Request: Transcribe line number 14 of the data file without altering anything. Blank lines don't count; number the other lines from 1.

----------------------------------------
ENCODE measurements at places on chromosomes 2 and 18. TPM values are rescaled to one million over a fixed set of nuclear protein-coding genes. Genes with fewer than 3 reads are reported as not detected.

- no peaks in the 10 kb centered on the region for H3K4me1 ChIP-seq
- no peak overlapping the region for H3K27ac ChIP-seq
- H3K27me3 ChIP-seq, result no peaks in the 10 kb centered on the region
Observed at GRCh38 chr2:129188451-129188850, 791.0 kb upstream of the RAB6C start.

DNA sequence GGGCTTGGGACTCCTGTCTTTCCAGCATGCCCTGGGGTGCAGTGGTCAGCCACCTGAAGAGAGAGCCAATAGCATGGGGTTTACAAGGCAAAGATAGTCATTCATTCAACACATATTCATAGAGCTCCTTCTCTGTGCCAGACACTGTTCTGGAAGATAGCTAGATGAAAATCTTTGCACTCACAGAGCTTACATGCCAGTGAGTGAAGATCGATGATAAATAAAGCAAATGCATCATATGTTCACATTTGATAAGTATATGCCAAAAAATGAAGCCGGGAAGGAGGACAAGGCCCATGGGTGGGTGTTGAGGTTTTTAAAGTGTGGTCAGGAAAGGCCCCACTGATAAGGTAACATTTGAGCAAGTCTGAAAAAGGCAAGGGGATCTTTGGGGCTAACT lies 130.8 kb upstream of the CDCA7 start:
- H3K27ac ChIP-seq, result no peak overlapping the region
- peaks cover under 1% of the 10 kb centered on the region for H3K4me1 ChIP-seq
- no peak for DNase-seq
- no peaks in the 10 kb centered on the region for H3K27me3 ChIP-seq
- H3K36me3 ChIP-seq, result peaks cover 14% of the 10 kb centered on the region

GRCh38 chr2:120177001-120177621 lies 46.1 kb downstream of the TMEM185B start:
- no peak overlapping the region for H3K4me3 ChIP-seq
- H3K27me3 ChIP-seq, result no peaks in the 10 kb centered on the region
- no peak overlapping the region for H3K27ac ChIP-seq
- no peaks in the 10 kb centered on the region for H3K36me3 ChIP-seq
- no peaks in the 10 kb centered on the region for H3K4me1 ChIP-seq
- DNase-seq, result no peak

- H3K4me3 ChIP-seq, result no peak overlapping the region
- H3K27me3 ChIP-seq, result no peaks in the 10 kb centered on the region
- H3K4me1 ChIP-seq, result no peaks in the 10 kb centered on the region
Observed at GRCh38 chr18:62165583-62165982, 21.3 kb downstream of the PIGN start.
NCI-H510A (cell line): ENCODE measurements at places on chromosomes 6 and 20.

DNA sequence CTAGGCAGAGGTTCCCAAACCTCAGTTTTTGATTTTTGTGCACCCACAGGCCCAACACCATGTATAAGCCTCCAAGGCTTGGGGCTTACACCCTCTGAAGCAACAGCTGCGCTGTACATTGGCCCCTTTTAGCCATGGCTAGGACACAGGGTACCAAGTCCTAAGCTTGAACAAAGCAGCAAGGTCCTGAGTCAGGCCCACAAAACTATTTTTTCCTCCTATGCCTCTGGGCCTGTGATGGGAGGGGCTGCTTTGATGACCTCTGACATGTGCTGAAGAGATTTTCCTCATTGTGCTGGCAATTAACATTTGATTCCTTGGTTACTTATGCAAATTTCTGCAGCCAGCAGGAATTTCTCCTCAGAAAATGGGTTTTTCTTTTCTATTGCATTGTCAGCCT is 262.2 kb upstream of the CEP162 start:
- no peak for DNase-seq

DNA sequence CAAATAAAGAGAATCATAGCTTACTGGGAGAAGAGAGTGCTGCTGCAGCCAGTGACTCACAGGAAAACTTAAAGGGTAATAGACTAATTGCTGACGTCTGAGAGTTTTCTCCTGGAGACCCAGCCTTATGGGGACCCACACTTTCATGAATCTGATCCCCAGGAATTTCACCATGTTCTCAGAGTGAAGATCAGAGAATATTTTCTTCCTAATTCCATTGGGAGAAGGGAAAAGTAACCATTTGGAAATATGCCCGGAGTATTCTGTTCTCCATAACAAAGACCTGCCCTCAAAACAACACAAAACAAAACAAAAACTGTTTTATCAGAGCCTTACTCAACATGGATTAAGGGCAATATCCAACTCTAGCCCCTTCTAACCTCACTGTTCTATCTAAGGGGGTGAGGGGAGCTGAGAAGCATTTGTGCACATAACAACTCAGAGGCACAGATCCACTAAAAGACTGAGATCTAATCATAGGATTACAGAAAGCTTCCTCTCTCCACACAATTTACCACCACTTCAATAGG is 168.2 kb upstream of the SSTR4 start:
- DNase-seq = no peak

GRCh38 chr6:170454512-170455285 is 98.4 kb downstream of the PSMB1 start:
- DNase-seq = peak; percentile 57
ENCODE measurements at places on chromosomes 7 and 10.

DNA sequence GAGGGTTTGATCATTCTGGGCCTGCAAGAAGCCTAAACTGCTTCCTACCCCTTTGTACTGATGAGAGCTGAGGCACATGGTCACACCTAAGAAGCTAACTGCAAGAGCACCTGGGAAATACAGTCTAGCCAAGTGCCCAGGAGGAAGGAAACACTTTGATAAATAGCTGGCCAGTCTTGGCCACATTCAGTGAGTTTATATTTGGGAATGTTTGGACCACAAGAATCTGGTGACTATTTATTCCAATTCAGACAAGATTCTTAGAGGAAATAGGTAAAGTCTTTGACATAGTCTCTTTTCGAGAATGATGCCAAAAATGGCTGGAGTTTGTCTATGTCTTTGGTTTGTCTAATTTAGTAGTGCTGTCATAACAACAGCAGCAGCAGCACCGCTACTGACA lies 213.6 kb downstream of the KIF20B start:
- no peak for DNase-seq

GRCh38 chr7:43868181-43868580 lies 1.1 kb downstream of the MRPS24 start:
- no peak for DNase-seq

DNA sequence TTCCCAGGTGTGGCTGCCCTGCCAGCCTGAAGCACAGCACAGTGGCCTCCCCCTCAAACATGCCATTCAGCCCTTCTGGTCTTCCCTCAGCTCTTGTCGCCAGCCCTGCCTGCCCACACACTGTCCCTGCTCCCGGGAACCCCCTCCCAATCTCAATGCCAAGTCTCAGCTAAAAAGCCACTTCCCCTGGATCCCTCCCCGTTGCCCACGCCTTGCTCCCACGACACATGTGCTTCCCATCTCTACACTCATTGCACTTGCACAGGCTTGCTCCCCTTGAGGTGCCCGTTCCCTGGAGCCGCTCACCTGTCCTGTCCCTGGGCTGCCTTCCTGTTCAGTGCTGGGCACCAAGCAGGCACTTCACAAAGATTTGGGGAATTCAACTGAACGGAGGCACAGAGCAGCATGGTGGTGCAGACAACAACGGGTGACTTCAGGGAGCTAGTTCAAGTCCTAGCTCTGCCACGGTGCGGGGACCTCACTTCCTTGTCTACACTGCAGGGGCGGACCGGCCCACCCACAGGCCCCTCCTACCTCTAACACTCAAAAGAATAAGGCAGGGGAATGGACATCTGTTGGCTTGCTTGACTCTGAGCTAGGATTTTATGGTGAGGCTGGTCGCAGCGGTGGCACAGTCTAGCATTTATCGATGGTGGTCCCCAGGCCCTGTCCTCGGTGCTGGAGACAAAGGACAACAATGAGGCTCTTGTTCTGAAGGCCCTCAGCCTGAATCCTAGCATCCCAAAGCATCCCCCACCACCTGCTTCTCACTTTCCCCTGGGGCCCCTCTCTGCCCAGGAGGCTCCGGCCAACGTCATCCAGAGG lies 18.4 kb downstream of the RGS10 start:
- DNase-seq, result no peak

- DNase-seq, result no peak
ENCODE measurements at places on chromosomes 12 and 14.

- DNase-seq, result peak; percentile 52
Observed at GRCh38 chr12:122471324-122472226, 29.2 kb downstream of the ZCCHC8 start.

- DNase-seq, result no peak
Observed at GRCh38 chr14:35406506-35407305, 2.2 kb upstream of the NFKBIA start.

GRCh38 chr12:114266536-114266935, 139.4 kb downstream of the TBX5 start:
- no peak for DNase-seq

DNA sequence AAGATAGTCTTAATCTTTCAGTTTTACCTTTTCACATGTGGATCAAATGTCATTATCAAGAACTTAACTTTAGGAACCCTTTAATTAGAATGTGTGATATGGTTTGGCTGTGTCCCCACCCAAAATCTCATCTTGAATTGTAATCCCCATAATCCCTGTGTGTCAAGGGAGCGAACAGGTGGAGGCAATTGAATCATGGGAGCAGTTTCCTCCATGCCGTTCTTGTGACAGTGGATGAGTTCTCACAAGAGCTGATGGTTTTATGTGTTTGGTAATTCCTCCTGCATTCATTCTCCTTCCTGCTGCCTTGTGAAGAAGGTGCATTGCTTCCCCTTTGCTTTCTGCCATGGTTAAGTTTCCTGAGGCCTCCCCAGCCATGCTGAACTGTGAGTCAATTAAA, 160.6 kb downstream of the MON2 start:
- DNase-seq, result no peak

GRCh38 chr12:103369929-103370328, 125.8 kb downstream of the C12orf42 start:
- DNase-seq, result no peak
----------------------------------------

- H3K27me3 ChIP-seq, result no peaks in the 10 kb centered on the region